I previously blogged about this Project Euler puzzle nearly 6 years ago, using ColdFusion. This is my approach using PHP as a simple practical exercise for myself, and I’d appreciate any feedback on my PHP code.

Problem 49:

*The arithmetic sequence, 1487, 4817, 8147, in which each of the terms increases by 3330, is unusual in two ways: (i) each of the three terms are prime, and, (ii) each of the 4-digit numbers are permutations of one another.*

*There are no arithmetic sequences made up of three 1-, 2-, or 3-digit primes, exhibiting this property, but there is one other 4-digit increasing sequence.*

*What 12-digit number do you form by concatenating the three terms in this sequence?*

Code:

<?php
require 'isPrime.php';
$end = 9999 - (3330 * 2);
function sameDigits($x, $y)
{
$i = 0;
$arrX = str_split($x);
$arrY = str_split($y);
sort($arrX, SORT_NUMERIC);
sort($arrY, SORT_NUMERIC);
return count(array_diff($arrX, $arrY)) === 0;
}
for ($i = 1489; $i <= $end; $i += 2) {
$num2 = $i + 3330;
$num3 = $num2 + 3330;
if (
sameDigits($i, $num2)
&& sameDigits($i, $num3)
&& isPrime($i)
&& isPrime($num2)
&& isPrime($num3)
) {
echo $i . $num2 . $num3;
break;
}
}

Re-using my isPrime function from Problem 3.

Previously in ColdFusion I had an overly-complicated function which took two numbers as arguments, looped over them inserting them to arrays, sorted the arrays, then looped over the arrays to work out if all the digits were identical. In PHP I can simply use str_split() to convert the numbers into arrays, then array_diff() to compare the two arrays. I’ve used count() to check that the ‘diff’ array returned by array_diff is empty, quite probably there’s more efficient ways to do this.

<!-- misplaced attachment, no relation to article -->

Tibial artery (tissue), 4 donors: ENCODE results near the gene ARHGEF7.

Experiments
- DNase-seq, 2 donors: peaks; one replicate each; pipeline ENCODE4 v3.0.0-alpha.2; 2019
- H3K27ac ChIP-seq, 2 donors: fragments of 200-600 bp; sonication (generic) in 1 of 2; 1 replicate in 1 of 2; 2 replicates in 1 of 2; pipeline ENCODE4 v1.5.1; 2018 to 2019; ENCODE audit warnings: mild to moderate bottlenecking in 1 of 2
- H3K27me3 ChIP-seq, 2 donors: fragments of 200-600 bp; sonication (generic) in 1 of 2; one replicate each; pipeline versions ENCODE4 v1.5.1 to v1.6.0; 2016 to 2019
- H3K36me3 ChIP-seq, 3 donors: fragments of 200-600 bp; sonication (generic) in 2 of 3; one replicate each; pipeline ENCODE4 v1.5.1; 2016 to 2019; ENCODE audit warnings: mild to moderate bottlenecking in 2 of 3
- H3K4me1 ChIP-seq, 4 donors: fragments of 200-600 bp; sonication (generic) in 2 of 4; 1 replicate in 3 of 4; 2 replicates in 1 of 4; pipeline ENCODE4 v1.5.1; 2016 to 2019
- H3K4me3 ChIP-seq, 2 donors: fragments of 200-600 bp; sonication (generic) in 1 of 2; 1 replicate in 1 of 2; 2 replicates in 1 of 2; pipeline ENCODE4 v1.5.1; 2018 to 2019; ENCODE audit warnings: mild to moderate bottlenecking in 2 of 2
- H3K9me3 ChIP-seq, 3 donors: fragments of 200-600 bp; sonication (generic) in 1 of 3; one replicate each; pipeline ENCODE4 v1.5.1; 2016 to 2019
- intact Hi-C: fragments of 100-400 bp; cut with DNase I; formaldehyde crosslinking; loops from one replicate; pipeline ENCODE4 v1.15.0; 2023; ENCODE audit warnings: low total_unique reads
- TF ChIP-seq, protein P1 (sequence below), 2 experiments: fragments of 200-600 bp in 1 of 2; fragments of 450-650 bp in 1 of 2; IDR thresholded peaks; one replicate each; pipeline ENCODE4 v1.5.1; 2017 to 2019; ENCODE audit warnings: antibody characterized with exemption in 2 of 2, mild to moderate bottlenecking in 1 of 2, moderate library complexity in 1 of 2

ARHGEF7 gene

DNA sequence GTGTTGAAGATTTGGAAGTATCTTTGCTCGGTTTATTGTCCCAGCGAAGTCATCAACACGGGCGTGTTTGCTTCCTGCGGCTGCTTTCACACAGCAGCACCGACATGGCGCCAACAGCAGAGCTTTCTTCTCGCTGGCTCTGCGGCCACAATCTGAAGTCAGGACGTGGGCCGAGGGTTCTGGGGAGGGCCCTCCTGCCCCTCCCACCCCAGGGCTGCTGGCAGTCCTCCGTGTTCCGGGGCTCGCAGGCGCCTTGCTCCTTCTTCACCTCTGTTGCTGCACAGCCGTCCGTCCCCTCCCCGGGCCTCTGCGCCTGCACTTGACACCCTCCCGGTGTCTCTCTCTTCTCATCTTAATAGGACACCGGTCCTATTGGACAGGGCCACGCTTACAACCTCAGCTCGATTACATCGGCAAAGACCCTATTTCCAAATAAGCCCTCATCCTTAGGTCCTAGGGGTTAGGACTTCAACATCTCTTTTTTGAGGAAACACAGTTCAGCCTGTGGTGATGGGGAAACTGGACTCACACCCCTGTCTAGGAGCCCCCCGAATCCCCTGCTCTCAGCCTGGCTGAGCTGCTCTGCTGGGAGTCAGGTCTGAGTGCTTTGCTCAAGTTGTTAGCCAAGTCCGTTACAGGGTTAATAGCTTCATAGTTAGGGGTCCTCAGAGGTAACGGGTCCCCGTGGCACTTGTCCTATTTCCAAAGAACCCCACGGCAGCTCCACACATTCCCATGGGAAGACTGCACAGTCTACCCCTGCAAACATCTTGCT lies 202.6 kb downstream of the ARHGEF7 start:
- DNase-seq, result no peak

Yet another example of PHP’s inconsistencies; some array functions like *array_diff* are prefixed with ‘array_’, some like *sort* are not, with no obvious rhyme or reason behind it that I can discern.

### Like this:

Like Loading...

*Related*

Is it part of the requirement that the sequence needs to be – specifically – 3330 apart? Or am I missing some quality of 3330 that makes it essential to the rest of the requirement?

—

Adam

Comment by dacameron — October 16, 2014 @ 9:33 pm |

yeah, the way the question’s worded is vague about this, maybe deliberately so. When I originally did this I opted for the simpler assumption, which proved to be correct. Is 3330 the only 4 digit number that this works with though? It’s ‘unusual’, not unique.

Comment by duncan — October 16, 2014 @ 10:11 pm |